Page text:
Film Review: Gnomeo & Juliet (2011)
The greatest love story you have ever gnome.
History repeats itself: first as tragedy, second as farce, or so some clever heads have proverbially asserted through the ages. Gnomeo & Juliet is a computer-animated retelling of Shakespeare’s eminent, star-crossed tale of woe, Romeo and Juliet. But, as the punny tagline suggests, the woe has been swapped out with whee and whoa and whoop-whoop, with lighthearted fun. This is a version of Romeo and Juliet which gets a happily ever after.
A British-American fantasy rom-com, Gnomeo & Juliet boasts a stellar vocal cast, including: James McAvoy, Emily Blunt, Michael Caine, Maggie Smith, Jason Statham, Julie Walters, Stephen Merchant, Ozzy Osbourne, Dolly Parton, Hulk Hogan and even Patrick Stewart is in there.
The film’s soundtrack is essentially a “Best of” collection of Elton John’s music. So, if you enjoy bopping to the Rocket Man’s hits and can’t help but sing-a-long to such ditties as “Crocodile Rock,” “Your Song,” “Don’t Go Breaking My Heart,” among others, well, this is the film for you. Sir Elton’s original duet with Lady Gaga, “Hello Hello,” was nominated for multiple awards, including a Golden Globe, and is a lovely addition to the Elton John music canon.
Feuding Neighbors on Verona Avenue
Mrs. Montague and Mr. Capulet are next-door neighbors, who share a fence, a townhouse wall, a love of gardening and garden gnomes, and a longstanding acrimonious relationship. We never do learn the backstory to this feud. But Mrs. Montague decorates in blues, Mr. Capulet in reds, and never the twain shall apparently meet. Their respective garden ornaments – mostly gnomes – sport hats in blue and red, respectively. So, the lines are very distinctively drawn. And – like their human owners – the gnomes all foster animosity for the other color on the other side of the fence.
Lady Blueberry is the matriarch of the Montague gnomes – the blues – while Lord Redbrick leads the Capulet reds. The widowed Lady Blueberry has a dashing and daring son, Gnomeo, the treasure of her heart. The widowed Lord Redbrick has his lovely, impetuous daughter, Juliet, the apple of his eye. You know where this going.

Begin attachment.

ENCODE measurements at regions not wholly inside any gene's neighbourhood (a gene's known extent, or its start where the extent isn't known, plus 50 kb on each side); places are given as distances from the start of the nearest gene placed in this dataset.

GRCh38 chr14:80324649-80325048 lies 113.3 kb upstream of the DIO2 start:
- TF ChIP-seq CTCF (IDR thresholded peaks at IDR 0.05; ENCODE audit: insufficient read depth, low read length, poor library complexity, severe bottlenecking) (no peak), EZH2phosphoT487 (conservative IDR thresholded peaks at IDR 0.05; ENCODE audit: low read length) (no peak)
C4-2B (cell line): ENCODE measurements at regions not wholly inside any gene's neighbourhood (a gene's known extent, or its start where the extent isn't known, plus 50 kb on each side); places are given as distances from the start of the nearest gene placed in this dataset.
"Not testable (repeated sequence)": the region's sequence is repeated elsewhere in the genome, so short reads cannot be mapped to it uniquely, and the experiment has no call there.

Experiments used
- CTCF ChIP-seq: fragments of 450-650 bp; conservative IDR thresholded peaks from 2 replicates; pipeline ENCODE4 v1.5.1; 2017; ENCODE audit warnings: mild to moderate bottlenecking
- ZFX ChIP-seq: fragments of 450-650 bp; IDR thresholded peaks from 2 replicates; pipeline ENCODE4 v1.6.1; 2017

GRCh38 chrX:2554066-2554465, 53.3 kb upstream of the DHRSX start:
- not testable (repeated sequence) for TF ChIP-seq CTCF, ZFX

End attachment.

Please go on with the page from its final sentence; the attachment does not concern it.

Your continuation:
Mostly, the reds and the blues keep to their respective yards, meeting up in the back alley for lawnmower drag-racing. But after a particularly heated drag-race between Gnomeo and Tybalt, during which the Montague lawnmower is destroyed, the blues need to save face and enact revenge for slights (both real and perceived). Tempers flare. Hijinks and escapades ensue. Midnight raids and vandalism across the fence increase. And for some of the terracotta gnomes, there are life-smashing consequences to this crescendoing violence of comeuppance.
Love Across the Fence
In the midst of all this feuding, the blue-hatted Gnomeo meets the red-hatted Juliet. It is love at first sight. But can a blue love a red and vice versa? Is there any hope and future for such a union? According to the William Shakespeare statue in the park that Gnomeo ends up in, no, it can only end in tragedy. But Gnomeo wants another ending, one where gnomes and humans alike can lay down their gripes and just stop the rancor, just let it all go. Does he get his happy ending after all? Well, I’ve already let slip that he does, but you’ll have to see the movie to see just how he gets there.
Gnomeo & Juliet is surprisingly true to the feel of its source material – despite the aberrant ending. True, it is very much a watered-down version of Romeo and Juliet, but not so water-downed that it doesn’t keep its edgy intensity. It still explores the themes of revenge and honor and justice and violence, of how loving families can hate other loving families. Yes, the great question of how good people end up caught up in hate and anger and doing some very bad things is, unfortunately, as actual today as it was in Shakespeare’s time, as it has been since time immemorial.
So, cut the teeth of your young’uns on life’s big questions and turmoils in this water-downed, animated adaptation of a dramatic literary classic. And shake some booty to “Bennie and the Jets” while you’re at it.
The sequel, Sherlock Gnomes, is set to hit theaters here in March 2018.
Content Note: Rated G, but should probably be PG. There are some very mild sexual innuendos – this is Shakespeare, after all – and there is a lot of violence, over-the-top violence, but violence nonetheless, including a couple of intense smashing deaths of pottery gnomes.
Where to Watch: DVD, Netflix.
Photo Credit: Touchstone/Rocket Pictures.
“I think this is the beginning of a beautiful
“Happiness in marriage is entirely a
matter of chance.”